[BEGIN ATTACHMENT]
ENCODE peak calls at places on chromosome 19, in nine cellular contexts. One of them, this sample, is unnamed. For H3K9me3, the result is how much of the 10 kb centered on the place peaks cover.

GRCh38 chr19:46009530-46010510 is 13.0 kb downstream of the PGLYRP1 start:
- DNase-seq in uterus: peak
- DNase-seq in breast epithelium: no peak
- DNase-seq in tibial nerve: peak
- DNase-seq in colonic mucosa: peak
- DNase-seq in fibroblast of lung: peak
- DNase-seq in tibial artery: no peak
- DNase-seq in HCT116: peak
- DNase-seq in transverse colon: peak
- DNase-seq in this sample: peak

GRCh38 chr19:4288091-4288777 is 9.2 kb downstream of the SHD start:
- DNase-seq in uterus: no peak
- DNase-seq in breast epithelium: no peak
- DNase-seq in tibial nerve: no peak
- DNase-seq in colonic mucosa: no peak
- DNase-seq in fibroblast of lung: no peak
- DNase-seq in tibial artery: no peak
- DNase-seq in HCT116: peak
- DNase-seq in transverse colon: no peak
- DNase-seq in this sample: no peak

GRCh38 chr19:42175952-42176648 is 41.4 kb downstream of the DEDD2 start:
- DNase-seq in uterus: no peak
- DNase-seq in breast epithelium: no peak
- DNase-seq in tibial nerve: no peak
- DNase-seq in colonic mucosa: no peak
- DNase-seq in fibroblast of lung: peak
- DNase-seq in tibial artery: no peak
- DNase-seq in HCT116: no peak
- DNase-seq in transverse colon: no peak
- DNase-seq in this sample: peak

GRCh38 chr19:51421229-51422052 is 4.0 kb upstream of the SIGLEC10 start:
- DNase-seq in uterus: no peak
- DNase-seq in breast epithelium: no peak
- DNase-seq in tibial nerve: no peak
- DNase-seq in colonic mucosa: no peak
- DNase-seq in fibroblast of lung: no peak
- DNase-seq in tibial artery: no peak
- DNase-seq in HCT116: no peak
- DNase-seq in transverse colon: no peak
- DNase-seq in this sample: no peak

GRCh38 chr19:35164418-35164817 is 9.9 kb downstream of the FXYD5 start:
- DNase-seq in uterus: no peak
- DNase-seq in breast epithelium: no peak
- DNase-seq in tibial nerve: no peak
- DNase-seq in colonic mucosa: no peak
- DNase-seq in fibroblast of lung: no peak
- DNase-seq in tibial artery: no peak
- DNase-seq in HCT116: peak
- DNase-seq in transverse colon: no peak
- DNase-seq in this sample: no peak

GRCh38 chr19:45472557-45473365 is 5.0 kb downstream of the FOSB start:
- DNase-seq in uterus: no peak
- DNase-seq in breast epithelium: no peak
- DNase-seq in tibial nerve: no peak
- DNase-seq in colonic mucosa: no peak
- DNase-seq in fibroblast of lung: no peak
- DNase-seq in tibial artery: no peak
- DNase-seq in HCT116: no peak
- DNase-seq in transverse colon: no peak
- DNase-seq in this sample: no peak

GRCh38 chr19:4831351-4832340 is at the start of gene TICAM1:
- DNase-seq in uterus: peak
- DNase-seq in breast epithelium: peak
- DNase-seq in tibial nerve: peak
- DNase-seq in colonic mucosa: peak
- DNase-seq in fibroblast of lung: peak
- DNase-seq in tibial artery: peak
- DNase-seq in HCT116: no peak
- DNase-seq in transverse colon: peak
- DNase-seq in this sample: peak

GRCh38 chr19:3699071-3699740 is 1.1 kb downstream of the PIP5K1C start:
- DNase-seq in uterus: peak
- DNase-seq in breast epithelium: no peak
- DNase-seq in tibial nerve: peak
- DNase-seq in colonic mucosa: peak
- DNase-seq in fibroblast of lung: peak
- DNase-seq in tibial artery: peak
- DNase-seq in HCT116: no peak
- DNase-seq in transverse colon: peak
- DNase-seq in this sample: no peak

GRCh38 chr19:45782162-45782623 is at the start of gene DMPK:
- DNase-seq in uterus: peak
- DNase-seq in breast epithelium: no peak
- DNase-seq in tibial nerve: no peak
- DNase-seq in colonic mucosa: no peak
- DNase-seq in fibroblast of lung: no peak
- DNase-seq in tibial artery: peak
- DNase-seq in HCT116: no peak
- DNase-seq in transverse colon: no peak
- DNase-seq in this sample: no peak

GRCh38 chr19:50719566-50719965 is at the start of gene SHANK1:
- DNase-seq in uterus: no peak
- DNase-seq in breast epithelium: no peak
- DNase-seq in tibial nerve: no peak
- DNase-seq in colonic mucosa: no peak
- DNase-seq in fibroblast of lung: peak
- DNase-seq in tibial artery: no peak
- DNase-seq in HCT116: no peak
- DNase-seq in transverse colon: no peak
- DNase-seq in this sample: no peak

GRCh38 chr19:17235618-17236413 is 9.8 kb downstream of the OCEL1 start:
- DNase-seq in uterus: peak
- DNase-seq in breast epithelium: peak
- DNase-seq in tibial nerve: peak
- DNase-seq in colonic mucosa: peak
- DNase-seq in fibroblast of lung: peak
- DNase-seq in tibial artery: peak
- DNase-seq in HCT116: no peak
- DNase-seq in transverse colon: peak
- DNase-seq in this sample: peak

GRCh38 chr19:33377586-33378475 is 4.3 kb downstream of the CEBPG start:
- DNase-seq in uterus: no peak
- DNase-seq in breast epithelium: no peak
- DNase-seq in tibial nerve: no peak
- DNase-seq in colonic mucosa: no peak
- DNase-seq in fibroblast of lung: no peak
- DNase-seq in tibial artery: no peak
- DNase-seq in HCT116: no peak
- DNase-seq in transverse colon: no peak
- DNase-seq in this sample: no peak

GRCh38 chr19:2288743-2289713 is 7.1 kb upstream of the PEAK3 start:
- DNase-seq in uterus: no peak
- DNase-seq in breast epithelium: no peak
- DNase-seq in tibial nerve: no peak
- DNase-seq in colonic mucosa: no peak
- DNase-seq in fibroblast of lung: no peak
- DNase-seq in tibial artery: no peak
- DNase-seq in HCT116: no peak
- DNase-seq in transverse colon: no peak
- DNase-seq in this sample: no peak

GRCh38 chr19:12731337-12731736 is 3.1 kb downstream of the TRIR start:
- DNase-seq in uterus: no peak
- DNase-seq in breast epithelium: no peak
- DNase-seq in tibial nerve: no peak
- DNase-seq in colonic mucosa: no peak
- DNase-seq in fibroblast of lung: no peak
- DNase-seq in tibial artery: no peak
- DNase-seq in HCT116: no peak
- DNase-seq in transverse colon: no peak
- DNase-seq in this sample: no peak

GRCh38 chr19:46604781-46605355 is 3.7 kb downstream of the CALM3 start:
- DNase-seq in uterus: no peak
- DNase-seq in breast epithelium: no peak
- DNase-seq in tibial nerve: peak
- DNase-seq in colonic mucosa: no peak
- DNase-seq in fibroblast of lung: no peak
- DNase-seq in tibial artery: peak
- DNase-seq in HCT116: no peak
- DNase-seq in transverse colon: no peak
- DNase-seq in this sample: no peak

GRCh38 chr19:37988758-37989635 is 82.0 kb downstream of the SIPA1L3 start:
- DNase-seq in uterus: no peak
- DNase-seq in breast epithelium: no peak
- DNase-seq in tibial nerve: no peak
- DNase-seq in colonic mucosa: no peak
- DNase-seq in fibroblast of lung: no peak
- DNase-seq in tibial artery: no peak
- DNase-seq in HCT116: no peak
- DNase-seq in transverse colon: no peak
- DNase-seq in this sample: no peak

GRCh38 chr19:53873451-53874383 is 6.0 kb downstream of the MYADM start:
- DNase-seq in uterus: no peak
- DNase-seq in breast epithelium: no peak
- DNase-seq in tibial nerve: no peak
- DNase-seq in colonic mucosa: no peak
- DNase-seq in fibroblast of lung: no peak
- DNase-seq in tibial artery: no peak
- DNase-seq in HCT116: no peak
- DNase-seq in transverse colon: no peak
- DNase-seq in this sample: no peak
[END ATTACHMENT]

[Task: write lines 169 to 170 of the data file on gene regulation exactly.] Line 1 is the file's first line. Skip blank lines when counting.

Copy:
- DNase-seq in HCT116: no peak
- DNase-seq in transverse colon: no peak